1. Can you tell us a bit more about how you became a writer?
When I was little, I wrote poems in notebooks to vent my emotions. In eighth grade, I read a ton of Stephen King and Dean Koontz, so I tried to write a horrible novel,Bloody Revenge, about parents who kept trying (and failing) to kill each other. I passed a few chapters around my Catholic school classroom, and my classmates begged to know what happened next. I remember feeling frustrated; how was I supposed to know what happened next? I had no idea how to structure a longer narrative at that age, so I quit and went back to poems.
Over the years, I wrote manuscripts as I finished college, taught high school English, and started a family, but I kept my creative writing private. When my children were older, I realized it was time to focus on writing professionally and seeking publication.
2. Was it difficult for the first book to find a publisher?
CONSIDER found a publisher through #PITMAD on Twitter, a quarterly event where writers can tweet a pitch of their finished manuscript and agents and editors can favorite it. My tweet was “If a hologram said it could save your life, would you believe it?” After sending the full manuscript to Jolly Fish Press, ten days later I got an offer for a two-book publishing deal. I had only queried two other places, and one of those publishers had also been interested. It helped that CONSIDER won the 2015 PEN New England Children’s Book Discovery Award and was a finalist for the Philip K. Dick Award for distinguished science fiction.
But what looks like “quick” success, isn’t. CONSIDER and CONTRIBUTE might be my first published book series, but I wrote other manuscripts beforehand that didn’t find publishers. Writing and publishing are an accumulation of years of hard work for me, and my career is just beginning. I have many more stories that I want to write.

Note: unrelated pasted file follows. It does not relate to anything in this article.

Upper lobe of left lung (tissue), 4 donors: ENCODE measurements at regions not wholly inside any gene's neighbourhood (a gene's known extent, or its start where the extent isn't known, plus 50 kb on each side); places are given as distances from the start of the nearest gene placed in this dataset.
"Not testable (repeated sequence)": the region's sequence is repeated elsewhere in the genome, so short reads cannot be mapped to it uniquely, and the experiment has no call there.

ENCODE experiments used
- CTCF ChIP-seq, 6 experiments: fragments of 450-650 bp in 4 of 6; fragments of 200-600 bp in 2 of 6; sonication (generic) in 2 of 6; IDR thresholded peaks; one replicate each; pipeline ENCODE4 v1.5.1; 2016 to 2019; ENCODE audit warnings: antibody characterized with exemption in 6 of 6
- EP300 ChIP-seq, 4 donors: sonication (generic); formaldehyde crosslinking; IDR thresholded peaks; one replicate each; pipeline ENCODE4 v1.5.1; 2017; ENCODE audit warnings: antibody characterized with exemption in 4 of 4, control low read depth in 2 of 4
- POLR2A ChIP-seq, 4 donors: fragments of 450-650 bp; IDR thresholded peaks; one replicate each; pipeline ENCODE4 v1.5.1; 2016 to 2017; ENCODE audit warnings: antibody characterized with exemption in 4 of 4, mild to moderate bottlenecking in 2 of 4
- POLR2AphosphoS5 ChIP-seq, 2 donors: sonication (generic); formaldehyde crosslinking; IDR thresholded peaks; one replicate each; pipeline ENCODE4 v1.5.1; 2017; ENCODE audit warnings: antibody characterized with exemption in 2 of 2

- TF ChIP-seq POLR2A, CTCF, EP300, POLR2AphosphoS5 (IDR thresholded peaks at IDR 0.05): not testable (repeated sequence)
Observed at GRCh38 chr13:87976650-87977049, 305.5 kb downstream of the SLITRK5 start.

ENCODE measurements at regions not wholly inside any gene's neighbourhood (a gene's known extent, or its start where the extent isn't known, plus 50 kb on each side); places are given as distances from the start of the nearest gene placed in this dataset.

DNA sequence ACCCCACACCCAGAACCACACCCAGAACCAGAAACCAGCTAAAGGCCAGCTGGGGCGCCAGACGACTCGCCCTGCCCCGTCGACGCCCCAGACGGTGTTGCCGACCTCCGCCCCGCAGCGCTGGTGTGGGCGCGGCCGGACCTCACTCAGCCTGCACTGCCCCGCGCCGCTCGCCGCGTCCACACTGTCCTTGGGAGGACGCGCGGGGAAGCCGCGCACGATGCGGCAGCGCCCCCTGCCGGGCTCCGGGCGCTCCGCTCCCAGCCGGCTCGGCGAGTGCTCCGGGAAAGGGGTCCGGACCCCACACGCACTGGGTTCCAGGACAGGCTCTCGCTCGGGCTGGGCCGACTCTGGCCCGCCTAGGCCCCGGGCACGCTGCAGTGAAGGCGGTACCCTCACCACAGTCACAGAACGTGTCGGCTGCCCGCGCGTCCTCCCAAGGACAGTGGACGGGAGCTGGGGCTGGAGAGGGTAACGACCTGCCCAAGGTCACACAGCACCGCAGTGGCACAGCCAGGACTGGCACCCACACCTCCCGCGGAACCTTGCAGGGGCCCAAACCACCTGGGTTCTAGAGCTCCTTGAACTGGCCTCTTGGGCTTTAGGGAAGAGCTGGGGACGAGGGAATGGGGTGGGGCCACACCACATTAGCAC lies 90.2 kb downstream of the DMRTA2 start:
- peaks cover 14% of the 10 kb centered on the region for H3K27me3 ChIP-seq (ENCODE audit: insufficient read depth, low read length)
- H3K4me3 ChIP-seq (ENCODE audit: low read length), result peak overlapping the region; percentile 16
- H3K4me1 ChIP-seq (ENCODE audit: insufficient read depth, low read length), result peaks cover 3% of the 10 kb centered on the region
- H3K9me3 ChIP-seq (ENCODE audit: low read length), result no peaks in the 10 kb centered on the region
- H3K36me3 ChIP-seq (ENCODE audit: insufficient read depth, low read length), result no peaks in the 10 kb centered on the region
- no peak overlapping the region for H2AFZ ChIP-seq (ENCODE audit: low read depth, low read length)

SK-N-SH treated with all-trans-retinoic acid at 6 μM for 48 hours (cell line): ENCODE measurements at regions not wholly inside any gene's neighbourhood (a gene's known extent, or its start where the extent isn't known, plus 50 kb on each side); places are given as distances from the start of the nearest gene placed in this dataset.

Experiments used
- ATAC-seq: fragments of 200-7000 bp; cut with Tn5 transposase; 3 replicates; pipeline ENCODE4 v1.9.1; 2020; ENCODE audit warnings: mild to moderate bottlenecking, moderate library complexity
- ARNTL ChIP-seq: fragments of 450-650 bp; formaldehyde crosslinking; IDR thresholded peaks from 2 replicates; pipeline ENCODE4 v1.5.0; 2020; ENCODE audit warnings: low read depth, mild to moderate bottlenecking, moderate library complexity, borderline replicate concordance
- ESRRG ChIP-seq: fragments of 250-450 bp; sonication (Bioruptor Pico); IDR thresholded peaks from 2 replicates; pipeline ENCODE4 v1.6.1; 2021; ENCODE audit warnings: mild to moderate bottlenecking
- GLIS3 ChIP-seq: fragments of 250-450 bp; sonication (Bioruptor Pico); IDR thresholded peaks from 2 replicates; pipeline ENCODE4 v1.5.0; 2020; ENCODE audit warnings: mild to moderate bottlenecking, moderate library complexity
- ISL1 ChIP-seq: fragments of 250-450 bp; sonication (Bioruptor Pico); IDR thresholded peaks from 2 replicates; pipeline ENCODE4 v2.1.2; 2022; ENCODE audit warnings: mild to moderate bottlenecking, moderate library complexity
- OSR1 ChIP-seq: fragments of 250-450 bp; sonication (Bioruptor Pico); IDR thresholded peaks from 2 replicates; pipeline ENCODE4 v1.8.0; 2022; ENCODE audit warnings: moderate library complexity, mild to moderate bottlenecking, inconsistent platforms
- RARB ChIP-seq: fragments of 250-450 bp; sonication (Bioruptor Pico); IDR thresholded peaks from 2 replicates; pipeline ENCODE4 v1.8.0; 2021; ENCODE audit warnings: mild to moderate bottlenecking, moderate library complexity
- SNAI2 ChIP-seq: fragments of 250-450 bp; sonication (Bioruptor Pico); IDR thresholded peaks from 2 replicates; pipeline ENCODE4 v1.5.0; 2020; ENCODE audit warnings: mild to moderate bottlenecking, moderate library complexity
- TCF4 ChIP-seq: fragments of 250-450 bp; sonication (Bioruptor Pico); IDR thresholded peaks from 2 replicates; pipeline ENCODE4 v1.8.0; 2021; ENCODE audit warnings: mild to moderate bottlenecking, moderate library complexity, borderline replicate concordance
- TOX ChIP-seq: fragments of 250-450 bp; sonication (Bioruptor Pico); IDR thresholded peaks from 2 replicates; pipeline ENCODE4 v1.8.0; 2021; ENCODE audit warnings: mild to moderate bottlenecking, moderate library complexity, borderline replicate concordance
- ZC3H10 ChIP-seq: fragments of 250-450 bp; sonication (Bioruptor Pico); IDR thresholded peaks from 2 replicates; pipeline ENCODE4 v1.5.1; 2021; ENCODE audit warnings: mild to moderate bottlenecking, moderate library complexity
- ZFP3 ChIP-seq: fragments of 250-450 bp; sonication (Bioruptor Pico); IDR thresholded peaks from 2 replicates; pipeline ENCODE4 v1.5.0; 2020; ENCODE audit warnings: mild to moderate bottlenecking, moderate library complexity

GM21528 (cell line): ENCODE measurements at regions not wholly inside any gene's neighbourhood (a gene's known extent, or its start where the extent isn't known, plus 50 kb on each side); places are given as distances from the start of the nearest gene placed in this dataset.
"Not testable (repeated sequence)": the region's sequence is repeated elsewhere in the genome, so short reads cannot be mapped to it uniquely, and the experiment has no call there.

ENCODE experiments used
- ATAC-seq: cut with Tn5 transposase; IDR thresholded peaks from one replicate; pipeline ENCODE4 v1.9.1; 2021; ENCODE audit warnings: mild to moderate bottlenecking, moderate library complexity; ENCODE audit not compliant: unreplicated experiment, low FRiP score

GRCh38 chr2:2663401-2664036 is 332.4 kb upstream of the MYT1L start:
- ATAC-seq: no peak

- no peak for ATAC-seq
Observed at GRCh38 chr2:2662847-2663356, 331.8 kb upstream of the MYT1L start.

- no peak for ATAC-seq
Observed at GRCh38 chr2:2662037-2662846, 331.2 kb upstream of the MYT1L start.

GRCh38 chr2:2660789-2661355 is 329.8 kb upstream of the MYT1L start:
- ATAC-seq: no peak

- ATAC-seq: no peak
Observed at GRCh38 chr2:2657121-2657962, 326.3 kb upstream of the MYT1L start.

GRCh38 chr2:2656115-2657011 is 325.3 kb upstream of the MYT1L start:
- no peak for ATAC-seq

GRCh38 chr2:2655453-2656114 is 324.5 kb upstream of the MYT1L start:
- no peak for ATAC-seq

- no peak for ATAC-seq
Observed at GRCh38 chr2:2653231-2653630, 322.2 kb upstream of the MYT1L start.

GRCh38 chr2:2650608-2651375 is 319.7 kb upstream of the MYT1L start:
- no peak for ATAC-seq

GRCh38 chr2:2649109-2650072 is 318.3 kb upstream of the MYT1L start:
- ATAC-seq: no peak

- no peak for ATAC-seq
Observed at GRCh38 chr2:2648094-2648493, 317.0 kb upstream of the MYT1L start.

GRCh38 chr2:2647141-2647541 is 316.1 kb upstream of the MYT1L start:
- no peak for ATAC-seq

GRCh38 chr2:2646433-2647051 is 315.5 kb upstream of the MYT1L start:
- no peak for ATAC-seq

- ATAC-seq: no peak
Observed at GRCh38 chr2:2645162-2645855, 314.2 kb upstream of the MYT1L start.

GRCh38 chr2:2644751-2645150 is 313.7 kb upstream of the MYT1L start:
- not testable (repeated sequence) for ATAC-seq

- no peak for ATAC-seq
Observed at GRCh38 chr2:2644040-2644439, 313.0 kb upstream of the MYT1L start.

3. Could you describe literature in three words?
Connection, adventure, escape.
4. Is there a book you would never read? Why?
Moby Dick. My hometown is known as the “Whaling City,” my high school mascot was a Whaler, andMoby Dick is read annually in the community. I have no interest in reading about a guy who can’t stop hunting an animal. Whales are amazing, majestic creatures. Give it up, dude.
5. What’s your favorite book?
Nope. Trick question. That’s like choosing a favorite child.
6. Favorite quote?
One of my favorite quotes is „Out, damned spot! Out, I say!“ from Shakespeare’s Macbeth. Sometimes I say it when doing laundry.
7. EBooks or paper print?
Paper print. I like to hold the adventure in my hands, hear the pages turn, and place it near my bed with a bookmark for tomorrow. Books are substantial. I think they should have weight and texture and space in our lives. Plus, a collection of ebooks could be easily edited or deleted by an outside source. Hello,1984.
8. What inspires you?
Falling into a good book. Watching a great performance. Seeing my daughters grow up. Searching for rainbows after a storm. Admiring the ocean. Listening to life. Worrying about the future of humanity. You know, small things.
9. Imagine you were given the opportunity to meet a book character in real life. Who would that be?
Jane Eyre. I’d like to ask her if she’s happy.
10. What’s your worst nightmare?
I have a reoccurring nightmare of the world flooding around me, and I have to climb up the side of skyscrapers with my children on my back. Yeah, scary. I usually have this dream when grades are closing, and I am drowning in paperwork from teaching high school English.
11. The best decision of your life was?
Focusing on school since my home life was unstable. It would’ve been so easy to do the opposite. I always saw education as an escape.
12. I can’t wait to read your next book. Are you currently working on a project? Is there any release date to reveal?
I am currently working on two secret projects, a young adult science fiction about genetics, and my first middle-grade contemporary project. Stay tuned!